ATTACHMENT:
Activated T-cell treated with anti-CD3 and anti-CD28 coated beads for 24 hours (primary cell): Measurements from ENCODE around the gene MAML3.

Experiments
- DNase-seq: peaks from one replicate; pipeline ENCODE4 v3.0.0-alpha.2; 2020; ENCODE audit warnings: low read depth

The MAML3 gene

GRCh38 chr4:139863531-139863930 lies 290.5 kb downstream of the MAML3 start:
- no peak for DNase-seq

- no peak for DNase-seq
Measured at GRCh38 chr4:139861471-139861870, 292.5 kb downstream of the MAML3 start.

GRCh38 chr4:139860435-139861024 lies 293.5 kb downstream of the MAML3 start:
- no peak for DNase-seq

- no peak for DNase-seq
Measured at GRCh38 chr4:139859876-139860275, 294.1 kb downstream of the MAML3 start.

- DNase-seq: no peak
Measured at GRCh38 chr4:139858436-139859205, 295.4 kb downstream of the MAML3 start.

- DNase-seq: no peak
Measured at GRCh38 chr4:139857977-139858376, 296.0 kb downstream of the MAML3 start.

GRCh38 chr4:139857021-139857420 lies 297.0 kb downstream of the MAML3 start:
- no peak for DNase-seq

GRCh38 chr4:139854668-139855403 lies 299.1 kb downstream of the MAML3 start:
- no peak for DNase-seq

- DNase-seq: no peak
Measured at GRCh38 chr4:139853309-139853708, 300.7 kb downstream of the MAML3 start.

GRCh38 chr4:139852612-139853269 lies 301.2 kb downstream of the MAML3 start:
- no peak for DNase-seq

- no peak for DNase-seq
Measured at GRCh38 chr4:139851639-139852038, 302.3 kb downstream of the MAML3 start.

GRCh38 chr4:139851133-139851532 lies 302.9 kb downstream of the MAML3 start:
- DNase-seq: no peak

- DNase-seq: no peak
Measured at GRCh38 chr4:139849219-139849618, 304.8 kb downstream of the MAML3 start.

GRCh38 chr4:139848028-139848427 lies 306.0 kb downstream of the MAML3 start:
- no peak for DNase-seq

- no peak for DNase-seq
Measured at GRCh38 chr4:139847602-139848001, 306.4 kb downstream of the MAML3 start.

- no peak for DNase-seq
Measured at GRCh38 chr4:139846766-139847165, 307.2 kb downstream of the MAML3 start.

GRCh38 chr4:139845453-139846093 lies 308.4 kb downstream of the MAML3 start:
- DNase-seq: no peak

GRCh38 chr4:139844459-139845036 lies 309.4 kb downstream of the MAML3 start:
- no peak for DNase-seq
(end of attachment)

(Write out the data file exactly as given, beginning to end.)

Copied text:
Activated T-cell treated with anti-CD3 and anti-CD28 coated beads for 24 hours (primary cell): Measurements from ENCODE around the gene MAML3.

Experiments
- DNase-seq: peaks from one replicate; pipeline ENCODE4 v3.0.0-alpha.2; 2020; ENCODE audit warnings: low read depth

The MAML3 gene

GRCh38 chr4:139863531-139863930 lies 290.5 kb downstream of the MAML3 start:
- no peak for DNase-seq

- no peak for DNase-seq
Measured at GRCh38 chr4:139861471-139861870, 292.5 kb downstream of the MAML3 start.

GRCh38 chr4:139860435-139861024 lies 293.5 kb downstream of the MAML3 start:
- no peak for DNase-seq

- no peak for DNase-seq
Measured at GRCh38 chr4:139859876-139860275, 294.1 kb downstream of the MAML3 start.

- DNase-seq: no peak
Measured at GRCh38 chr4:139858436-139859205, 295.4 kb downstream of the MAML3 start.

- DNase-seq: no peak
Measured at GRCh38 chr4:139857977-139858376, 296.0 kb downstream of the MAML3 start.

GRCh38 chr4:139857021-139857420 lies 297.0 kb downstream of the MAML3 start:
- no peak for DNase-seq

GRCh38 chr4:139854668-139855403 lies 299.1 kb downstream of the MAML3 start:
- no peak for DNase-seq

- DNase-seq: no peak
Measured at GRCh38 chr4:139853309-139853708, 300.7 kb downstream of the MAML3 start.

GRCh38 chr4:139852612-139853269 lies 301.2 kb downstream of the MAML3 start:
- no peak for DNase-seq

- no peak for DNase-seq
Measured at GRCh38 chr4:139851639-139852038, 302.3 kb downstream of the MAML3 start.

GRCh38 chr4:139851133-139851532 lies 302.9 kb downstream of the MAML3 start:
- DNase-seq: no peak

- DNase-seq: no peak
Measured at GRCh38 chr4:139849219-139849618, 304.8 kb downstream of the MAML3 start.

GRCh38 chr4:139848028-139848427 lies 306.0 kb downstream of the MAML3 start:
- no peak for DNase-seq

- no peak for DNase-seq
Measured at GRCh38 chr4:139847602-139848001, 306.4 kb downstream of the MAML3 start.

- no peak for DNase-seq
Measured at GRCh38 chr4:139846766-139847165, 307.2 kb downstream of the MAML3 start.

GRCh38 chr4:139845453-139846093 lies 308.4 kb downstream of the MAML3 start:
- DNase-seq: no peak

GRCh38 chr4:139844459-139845036 lies 309.4 kb downstream of the MAML3 start:
- no peak for DNase-seq